Building beauty from darkness: Black Monument Ensemble to bring hope in upcoming showcase

 Move Me Soul dance troupe at the Museum of Contemporary Art  Credit: Sarah Pooley

Move Me Soul dance troupe at the Museum of Contemporary Art

Credit: Sarah Pooley

 
alt text By Samuel González Kelly, Arts and Culture Reporter, The Real Chi
 
 

It’s not yet the holiday season but Damon Locks thought Chicago deserved a gift. On Nov. 15, Locks and the Black Monument Ensemble will present “Where Future Unfolds – Flowers for Chicago,” a sprawling 80-minute music-and-dance performance hosted at the Garfield Park Conservatory as part of the month-long Red Bull Music Festival.

The performance touches on some of today’s most pressing civil rights issues, but Locks, the mastermind behind the ensemble, says the Black Monument Ensemble can’t be pigeonholed into any one emotional corner.

“The works and the lyrics of the content is difficult,” Locks said. “It's hard to talk about race, racism, the constant struggle, right? But it's also important to make beautiful things happen. So, I think that Black Monument is not devoid of the struggle and issues but it's not only that. It's also creation and birth and rejuvenation and hopefulness.”

The Black Monument Ensemble is borne out of Locks love for the black music of the 1960s and 70s civil rights movement, inspired by groups like The Freedom Singers and The Voices of East Harlem. Comprised of a dance troupe, a choir, and various instrumental musicians, Locks has reached out all over Chicago to pull together the elements necessary to see out his vision.

 Damon Locks (center) at the helm of the Black Monument Ensemble during their performance at the Museum of Contemporary Art  Credit: Nathan Keay

Damon Locks (center) at the helm of the Black Monument Ensemble during their performance at the Museum of Contemporary Art

Credit: Nathan Keay

The dancing will be covered by Move Me Soul, a dance company from the Austin neighborhood with which Locks has collaborated in this past. As for the choir, the group is comprised of singers formerly enrolled in the Chicago Children’s Choir who have been singing together their whole lives, according to Locks. His instrumentalists include percussionists that he has connected with over the past decades in Chicago, as well as a clarinetist that Locks describes as adding “a reedy tone which….brings a kind of Sun Ra quality to [the piece].”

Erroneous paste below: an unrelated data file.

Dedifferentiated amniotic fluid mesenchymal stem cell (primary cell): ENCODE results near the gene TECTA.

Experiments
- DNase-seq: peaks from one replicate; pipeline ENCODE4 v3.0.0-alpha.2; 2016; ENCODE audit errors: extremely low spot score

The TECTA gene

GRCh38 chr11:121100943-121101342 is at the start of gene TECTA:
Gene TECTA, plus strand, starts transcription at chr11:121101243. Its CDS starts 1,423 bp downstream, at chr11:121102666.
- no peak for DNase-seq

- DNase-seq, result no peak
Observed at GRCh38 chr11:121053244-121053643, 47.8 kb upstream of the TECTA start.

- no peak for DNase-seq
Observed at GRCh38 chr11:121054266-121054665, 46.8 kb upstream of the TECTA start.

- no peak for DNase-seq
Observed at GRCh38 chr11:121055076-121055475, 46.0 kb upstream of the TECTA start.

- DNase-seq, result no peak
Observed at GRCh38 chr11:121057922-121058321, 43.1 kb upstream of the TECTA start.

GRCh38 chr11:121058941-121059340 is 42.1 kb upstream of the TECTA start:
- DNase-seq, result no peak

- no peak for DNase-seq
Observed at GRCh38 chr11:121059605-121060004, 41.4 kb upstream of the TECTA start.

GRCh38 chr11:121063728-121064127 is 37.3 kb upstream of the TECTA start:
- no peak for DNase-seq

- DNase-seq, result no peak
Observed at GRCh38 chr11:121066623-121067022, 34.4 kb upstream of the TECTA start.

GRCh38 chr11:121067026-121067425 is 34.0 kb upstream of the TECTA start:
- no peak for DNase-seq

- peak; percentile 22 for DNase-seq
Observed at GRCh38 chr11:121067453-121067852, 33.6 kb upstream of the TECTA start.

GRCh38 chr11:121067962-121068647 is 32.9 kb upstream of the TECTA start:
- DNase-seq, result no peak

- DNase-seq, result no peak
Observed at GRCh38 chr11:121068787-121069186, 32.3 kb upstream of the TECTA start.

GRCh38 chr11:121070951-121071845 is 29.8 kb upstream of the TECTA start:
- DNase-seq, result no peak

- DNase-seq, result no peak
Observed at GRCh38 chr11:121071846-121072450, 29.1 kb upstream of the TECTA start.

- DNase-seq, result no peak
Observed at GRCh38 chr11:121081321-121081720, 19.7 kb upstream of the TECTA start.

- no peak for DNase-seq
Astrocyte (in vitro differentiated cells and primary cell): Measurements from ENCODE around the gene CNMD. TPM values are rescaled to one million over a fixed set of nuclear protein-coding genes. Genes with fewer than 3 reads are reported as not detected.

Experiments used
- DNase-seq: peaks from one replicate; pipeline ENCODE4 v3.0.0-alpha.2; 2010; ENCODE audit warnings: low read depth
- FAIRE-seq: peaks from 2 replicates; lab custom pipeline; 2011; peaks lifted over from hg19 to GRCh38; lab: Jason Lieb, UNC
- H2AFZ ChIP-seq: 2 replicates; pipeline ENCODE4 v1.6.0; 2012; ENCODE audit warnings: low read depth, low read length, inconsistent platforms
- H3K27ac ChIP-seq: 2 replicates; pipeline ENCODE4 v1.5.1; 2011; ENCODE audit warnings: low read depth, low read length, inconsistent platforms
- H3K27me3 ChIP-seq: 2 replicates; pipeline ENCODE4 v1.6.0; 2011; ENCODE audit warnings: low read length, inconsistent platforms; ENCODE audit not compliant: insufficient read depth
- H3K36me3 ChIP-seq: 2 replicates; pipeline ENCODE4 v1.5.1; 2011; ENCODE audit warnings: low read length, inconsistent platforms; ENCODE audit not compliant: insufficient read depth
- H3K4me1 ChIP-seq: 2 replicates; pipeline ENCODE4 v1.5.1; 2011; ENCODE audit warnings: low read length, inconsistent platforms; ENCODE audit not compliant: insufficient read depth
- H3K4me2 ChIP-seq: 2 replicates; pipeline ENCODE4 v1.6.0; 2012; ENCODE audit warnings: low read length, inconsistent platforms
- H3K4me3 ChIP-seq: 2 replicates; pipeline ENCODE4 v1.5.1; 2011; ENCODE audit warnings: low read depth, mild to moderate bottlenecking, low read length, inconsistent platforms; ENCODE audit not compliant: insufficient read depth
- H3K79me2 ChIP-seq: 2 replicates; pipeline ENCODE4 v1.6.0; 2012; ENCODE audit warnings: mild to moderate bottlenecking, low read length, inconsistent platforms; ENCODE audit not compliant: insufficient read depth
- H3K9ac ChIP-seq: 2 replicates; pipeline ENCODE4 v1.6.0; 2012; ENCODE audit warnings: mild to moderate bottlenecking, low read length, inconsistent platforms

For Locks, the Black Monument Ensemble is the latest step in an artistic career that spans genres and disciplines. He credits comic books as sparking his love of drawing as a kid in Silver Spring, Maryland and the legendary D.C. punk scene of the early 1980s as inspiring his foray into music, completely self-taught in true punk fashion.

He moved to Chicago to attend the School of the Art Institute a few years later and has been here ever since. In addition to his visual work, Locks has been active in Chicago’s music scene, holding roles in Trenchmouth, a post-punk band featuring none other than Saturday Night Live’s Fred Armisen, and The Eternals, a band he formed with Trenchmouth bandmate Wayne Montana.

“It's hard to talk about race, racism, the constant struggle, right? But it's also important to make beautiful things happen.."

Today, in addition to his work with The Eternals and the Black Monument Ensemble, Locks helps develop civic arts curricula for high school students at the Museum of Contemporary Arts, as well as teaching arts to inmates at the Stateville Correctional Facility in Joliet as part of the Prison Neighborhood Arts Program.

It was after he began working in a prison that Locks started to explore sound art, eventually leading to what would become the Black Monument Ensemble.

“It was an intense job, seeing how the prison system operates, how people are treated in the system. It created a scenario in my brain where I wondered what the use of making art was,” Locks said. “I stopped doing visual work for awhile and focused on teaching, and then I started doing sound pieces that were solo sound pieces that were kind of like me trying to work through the time that we're living in and address the issues through sampling and drum machines.”

After Locks began working with the dancers from Move Me Soul, those sound pieces evolved into material for a five-piece choir. “Working with the singers and working with the dancers made me feel hopeful about something, you know,” Locks said. “And there's not that much positive vibes out in the world, you know?”

Therein lies the crux of the Black Monument Ensemble, creating hopefulness out of difficulty.

“I know what it’s like to work with Move Me Soul, I know what it’s like to work with these musicians, and I know what it’s like to work with the singers, and each one of those experiences is really fantastic to me, makes me feel great,” Locks said. “What's gonna happen when all three of those groups come together? I'm gonna love it [laughs].”

For more information on Black Monument Ensemble or catch the details of its Nov. 15 show, visit www.redbull.com.